Lowndes County at Bottom in Statewide Health Rankings


County Health Rankings released by the Robert Wood Johnson Foundation and the University of Wisconsin Population Health Institute show that Lowndes County ranks last in health of all Alabama counties. The contrast with top-ranked Shelby County in factors from availability of doctors to access to healthy foods is striking.

The County Health Rankings show the rank of the health of nearly every county in the nation, looking at a variety of measures that affect health such as the rate of people dying before age 75, high school graduation rates, unemployment, limited access to healthy foods, air and water quality, income, and rates of smoking, obesity, and teen births.

Lowndes County’s population is nearly three-quarters African American and 27% percent of residents live at or below the poverty level. It is located in Alabama’s Black Belt, home to some of the poorest counties in the United States. Four of the five least healthy counties in Alabama are in the Black Belt: Lowndes (#67 out of 67), Hale (65), Perry (64) and Wilcox (63).

The rankings measured premature death (years of potential life lost before age 75 per 100,000 people) in Lowndes County (15,671) at nearly three times the national benchmark (5317). Shelby County’s 6212 potential years of life lost barely exceeded the benchmark and is substantially lower than the statewide figure of 9609. The population of Shelby County is 83% white.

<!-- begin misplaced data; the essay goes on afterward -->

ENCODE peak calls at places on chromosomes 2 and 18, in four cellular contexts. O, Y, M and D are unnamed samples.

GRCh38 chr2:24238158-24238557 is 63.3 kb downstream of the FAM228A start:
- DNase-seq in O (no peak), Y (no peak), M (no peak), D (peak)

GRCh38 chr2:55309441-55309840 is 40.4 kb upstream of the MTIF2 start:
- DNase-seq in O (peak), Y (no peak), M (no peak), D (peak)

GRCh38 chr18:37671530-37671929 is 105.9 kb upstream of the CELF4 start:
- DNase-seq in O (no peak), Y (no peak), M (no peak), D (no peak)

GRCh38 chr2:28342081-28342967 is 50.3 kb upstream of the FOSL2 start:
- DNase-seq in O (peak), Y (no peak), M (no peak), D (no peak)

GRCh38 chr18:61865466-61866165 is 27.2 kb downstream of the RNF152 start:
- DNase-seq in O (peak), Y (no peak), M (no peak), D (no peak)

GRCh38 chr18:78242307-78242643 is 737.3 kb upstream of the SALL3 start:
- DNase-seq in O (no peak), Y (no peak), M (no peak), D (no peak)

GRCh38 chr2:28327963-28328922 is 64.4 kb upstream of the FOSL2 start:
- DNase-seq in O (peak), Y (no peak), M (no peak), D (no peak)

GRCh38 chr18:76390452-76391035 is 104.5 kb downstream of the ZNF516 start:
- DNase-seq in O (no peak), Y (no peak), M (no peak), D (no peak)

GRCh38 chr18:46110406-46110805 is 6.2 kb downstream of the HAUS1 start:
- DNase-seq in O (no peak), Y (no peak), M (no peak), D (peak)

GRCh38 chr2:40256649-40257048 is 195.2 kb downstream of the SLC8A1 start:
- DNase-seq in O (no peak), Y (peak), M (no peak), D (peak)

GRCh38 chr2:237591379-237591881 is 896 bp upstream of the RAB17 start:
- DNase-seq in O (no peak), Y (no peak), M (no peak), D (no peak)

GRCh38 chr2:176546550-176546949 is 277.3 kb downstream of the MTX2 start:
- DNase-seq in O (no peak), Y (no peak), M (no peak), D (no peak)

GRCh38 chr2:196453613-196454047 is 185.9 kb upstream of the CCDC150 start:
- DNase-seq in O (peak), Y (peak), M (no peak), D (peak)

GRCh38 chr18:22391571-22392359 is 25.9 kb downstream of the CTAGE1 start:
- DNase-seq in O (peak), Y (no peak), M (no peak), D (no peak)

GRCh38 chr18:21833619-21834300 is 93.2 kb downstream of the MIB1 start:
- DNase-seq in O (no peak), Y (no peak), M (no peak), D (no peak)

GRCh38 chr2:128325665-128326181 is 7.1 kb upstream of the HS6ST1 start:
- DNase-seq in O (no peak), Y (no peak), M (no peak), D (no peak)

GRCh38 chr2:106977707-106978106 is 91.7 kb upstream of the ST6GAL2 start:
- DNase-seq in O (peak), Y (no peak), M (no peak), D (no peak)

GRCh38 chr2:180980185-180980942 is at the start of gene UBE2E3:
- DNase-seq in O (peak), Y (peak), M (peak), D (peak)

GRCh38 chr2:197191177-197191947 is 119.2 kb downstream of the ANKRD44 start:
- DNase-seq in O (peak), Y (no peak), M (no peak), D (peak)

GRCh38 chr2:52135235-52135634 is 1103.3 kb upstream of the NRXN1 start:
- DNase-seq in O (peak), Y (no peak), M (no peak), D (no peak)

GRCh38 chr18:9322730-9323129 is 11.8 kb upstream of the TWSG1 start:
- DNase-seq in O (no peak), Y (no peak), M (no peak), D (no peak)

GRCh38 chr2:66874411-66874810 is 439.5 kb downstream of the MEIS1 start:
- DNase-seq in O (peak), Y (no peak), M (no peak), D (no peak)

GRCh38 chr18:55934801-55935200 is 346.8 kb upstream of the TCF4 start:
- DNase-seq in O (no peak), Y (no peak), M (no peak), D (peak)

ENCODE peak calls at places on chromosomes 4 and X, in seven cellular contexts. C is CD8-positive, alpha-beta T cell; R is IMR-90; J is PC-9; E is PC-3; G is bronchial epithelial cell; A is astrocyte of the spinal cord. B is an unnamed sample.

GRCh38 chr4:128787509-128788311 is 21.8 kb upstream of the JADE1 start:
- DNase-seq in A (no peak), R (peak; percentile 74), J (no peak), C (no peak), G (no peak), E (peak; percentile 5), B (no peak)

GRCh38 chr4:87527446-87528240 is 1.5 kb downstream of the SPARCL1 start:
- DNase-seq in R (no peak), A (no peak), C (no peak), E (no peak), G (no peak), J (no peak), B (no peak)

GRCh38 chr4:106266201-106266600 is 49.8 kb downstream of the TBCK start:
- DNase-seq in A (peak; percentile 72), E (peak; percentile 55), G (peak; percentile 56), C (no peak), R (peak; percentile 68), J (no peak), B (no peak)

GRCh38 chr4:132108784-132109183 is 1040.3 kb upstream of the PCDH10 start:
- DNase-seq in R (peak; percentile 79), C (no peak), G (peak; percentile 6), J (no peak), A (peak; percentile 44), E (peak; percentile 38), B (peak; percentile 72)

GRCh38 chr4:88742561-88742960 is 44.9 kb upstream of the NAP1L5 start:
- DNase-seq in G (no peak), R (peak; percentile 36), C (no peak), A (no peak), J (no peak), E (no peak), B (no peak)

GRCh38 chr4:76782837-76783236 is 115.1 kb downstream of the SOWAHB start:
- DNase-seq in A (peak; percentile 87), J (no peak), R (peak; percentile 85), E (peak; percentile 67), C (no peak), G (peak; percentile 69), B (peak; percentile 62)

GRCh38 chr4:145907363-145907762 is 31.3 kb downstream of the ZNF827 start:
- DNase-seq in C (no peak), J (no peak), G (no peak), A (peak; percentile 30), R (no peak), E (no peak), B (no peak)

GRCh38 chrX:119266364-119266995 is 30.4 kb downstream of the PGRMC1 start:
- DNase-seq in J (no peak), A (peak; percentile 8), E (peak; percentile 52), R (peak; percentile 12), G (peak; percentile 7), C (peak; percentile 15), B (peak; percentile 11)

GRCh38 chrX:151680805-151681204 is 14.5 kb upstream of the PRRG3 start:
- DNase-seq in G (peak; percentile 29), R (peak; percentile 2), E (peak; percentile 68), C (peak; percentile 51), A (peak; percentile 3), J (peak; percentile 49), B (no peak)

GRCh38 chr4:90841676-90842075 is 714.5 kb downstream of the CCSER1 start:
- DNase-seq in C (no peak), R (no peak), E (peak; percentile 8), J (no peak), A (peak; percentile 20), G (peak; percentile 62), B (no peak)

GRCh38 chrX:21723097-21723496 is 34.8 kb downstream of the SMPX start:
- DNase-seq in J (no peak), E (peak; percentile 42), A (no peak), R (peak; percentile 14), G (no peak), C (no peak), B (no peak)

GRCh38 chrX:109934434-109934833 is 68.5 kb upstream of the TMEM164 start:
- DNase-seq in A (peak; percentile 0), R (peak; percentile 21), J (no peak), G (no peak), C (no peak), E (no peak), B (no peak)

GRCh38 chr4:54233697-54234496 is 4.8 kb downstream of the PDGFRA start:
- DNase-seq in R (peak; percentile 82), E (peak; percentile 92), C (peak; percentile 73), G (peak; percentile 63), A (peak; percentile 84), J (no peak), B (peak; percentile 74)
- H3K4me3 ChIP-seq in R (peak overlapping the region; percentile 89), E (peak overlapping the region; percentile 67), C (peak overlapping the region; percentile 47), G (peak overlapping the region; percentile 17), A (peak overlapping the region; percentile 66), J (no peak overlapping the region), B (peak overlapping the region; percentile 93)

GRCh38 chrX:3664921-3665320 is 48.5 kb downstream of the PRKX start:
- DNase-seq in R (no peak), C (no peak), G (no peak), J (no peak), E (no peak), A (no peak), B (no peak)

The ratio of population to primary care physicians in Lowndes County is 11,270 people to each doctor. That number is just 1173 residents per doctor in Shelby County, where 12% of the population is uninsured compared to 17% statewide and in Lowndes.

Lowndes County’s unemployment rate of 16.6% is more than double that of Shelby County (6.3%) and 40% of Lowndes children are living in poverty, compared to 12% in Shelby County and 28% statewide. The rankings found that 26% of Lowndes residents have limited access to healthy foods because they are low-income and do not live close to a grocery store, in contrast with just 4% of Shelby County residents and 8% of Alabamians.

The Robert Wood Johnson Foundation intends its rankings to serve as a call to action for communities to understand the health problems in their community and recognize that factors outside medical care influence health. It hopes the results will mobilize action on the part of governmental public health and other sectors that can influence and are affected by health.

County rankings can be compared side-by-side on the Foundation’s website, which reveals stark disparities between counties like Lowndes and Shelby. As the Foundation put it in a news release, “[P]eople in the unhealthiest counties are dying too early at more than twice the rates of those in the healthiest counties.”